Only today I found that r0ml's not only had a blog, but he was raised in Brazil as a kid. His portuguese is vastly superior to mine, even after having being married to a brazilian for almost two years.
Posted on 13 May 2005
After my post on Apache's Harmony project I have been watching the fireworks on the blogs and the mailing lists. One thing is clear: nobody quite knows what Harmony is supposed to be.
Unlike Mono, open source Java faces a big problem: there are a number of free commercial Java runtimes available for every operating system that matters. The group of people who would have contributed to a free java to scratch an itch are gone. From those who remain another large chunk will switch in a heartbeat to a commercial implementation the moment they run into missing features, scalability issues, the lack of a moving GC or a hard to debug problem.
So you must rely purely on free software advocates or people employed to clone Sun's Java for a strategic purpose.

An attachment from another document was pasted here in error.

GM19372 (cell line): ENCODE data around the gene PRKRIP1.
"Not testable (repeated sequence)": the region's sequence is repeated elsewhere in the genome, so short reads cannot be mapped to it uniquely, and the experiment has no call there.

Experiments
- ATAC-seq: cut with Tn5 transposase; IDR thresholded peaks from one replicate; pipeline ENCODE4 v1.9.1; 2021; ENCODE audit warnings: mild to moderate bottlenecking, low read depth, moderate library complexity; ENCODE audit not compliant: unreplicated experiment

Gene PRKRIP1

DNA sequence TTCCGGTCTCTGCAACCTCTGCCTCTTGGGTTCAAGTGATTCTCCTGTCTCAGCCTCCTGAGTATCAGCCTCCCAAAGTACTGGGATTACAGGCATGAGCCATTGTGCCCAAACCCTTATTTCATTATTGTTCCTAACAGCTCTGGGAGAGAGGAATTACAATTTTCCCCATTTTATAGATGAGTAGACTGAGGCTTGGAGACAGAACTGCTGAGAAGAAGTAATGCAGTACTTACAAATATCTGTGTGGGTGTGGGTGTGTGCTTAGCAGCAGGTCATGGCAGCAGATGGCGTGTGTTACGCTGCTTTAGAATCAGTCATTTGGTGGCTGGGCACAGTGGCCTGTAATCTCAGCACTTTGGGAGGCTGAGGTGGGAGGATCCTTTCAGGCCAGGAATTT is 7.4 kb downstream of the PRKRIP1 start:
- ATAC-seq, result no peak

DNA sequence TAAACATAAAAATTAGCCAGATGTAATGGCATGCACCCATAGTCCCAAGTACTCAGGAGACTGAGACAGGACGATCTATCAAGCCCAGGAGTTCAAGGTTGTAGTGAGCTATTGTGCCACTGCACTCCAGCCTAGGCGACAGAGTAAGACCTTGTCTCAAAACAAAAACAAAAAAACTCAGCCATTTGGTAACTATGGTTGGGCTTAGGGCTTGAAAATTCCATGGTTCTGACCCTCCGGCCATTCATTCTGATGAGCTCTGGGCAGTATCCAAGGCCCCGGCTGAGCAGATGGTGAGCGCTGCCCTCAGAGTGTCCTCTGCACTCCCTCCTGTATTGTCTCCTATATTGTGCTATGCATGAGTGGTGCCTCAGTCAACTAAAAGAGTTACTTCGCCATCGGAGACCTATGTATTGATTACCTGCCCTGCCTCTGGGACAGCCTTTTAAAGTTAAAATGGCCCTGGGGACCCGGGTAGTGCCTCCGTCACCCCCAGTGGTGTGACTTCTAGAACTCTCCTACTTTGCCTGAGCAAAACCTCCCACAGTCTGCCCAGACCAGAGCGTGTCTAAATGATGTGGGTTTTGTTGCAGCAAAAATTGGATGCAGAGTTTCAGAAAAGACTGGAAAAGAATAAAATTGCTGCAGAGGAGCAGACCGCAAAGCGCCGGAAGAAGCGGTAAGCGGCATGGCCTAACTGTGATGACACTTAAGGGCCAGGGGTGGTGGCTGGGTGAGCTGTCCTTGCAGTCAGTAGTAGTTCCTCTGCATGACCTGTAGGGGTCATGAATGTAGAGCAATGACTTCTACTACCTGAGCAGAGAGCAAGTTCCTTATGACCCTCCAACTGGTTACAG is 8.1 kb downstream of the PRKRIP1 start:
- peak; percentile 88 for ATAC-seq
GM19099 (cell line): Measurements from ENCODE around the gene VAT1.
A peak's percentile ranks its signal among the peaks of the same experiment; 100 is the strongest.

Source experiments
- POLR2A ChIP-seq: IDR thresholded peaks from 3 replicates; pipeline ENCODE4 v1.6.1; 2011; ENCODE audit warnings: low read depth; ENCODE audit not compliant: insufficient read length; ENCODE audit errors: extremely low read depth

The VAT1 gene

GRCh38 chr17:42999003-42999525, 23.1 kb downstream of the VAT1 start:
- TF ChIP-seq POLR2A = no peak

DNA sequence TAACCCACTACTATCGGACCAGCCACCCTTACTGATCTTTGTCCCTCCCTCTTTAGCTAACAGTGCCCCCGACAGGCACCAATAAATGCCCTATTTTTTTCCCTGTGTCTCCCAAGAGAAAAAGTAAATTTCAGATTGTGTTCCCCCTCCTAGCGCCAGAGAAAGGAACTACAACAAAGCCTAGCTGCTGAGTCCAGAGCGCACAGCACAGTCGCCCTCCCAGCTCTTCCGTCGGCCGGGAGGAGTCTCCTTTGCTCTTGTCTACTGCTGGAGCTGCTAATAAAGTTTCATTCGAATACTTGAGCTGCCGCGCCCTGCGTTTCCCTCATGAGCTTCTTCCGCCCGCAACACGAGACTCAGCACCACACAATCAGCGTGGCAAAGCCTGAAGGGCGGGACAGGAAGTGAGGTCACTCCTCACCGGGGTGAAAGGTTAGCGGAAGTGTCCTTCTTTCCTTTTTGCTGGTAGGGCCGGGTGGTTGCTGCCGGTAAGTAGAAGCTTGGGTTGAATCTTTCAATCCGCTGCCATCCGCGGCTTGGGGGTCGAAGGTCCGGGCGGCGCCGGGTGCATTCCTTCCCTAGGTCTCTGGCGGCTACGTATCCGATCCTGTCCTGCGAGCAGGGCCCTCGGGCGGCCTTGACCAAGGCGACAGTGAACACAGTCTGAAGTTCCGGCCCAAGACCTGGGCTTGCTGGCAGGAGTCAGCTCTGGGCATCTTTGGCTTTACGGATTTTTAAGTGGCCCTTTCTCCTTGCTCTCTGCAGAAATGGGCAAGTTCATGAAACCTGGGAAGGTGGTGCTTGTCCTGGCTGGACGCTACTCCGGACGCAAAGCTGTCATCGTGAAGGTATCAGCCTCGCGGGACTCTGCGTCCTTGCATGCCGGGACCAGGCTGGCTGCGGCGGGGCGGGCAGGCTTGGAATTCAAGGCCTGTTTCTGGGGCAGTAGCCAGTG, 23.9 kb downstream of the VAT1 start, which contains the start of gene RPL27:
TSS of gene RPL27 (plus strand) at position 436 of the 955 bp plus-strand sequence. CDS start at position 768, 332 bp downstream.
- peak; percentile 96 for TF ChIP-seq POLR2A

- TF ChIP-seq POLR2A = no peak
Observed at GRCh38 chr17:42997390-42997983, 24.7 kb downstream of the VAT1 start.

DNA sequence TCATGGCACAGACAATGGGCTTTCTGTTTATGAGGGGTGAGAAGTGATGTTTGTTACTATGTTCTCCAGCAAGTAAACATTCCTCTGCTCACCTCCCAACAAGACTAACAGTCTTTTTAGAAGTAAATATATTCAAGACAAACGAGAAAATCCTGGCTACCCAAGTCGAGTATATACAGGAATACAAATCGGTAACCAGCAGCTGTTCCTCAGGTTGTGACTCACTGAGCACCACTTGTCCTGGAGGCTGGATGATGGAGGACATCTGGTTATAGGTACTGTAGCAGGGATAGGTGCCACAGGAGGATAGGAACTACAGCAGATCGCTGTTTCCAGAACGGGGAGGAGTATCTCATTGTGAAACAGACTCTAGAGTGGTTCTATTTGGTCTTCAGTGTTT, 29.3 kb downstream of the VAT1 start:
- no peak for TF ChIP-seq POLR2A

To illustrate my point: Mark reports that for the two months leading to May 7th GNU Classpath had 299 commits and today is made up of roughly 900,000 lines of source code. Mono in the same time frame had 985 commits to its core class libraries and has roughly of 1,600,000 lines of code. The previous count is only for the core class libraries and does not include Mono-specific or Gnome-specific class libraries. The Mono effort is also three years younger than Classpath and five years younger than Kaffe.
For an open source Java effort to succeed, it not only needs to match the functionality of Sun's Java first, but it must offer functionality that is not available anywhere if it wants to attract developers to its core. Today there are probably two openings in this area. IKVM which makes Java and .NET run side-by-side and GCJ which turns Java code into native code.
Havoc last post bounces across every possible point.
I was not going to enter the language discussion on PlanetGnome, because it touches on too many topics. For one, I think that:
I think my comments echo Mikael's post, which both Jeffrey and Havoc seem to have missed.
I wanted to follow up on a few things that Havoc mentioned:
Posted on 11 May 2005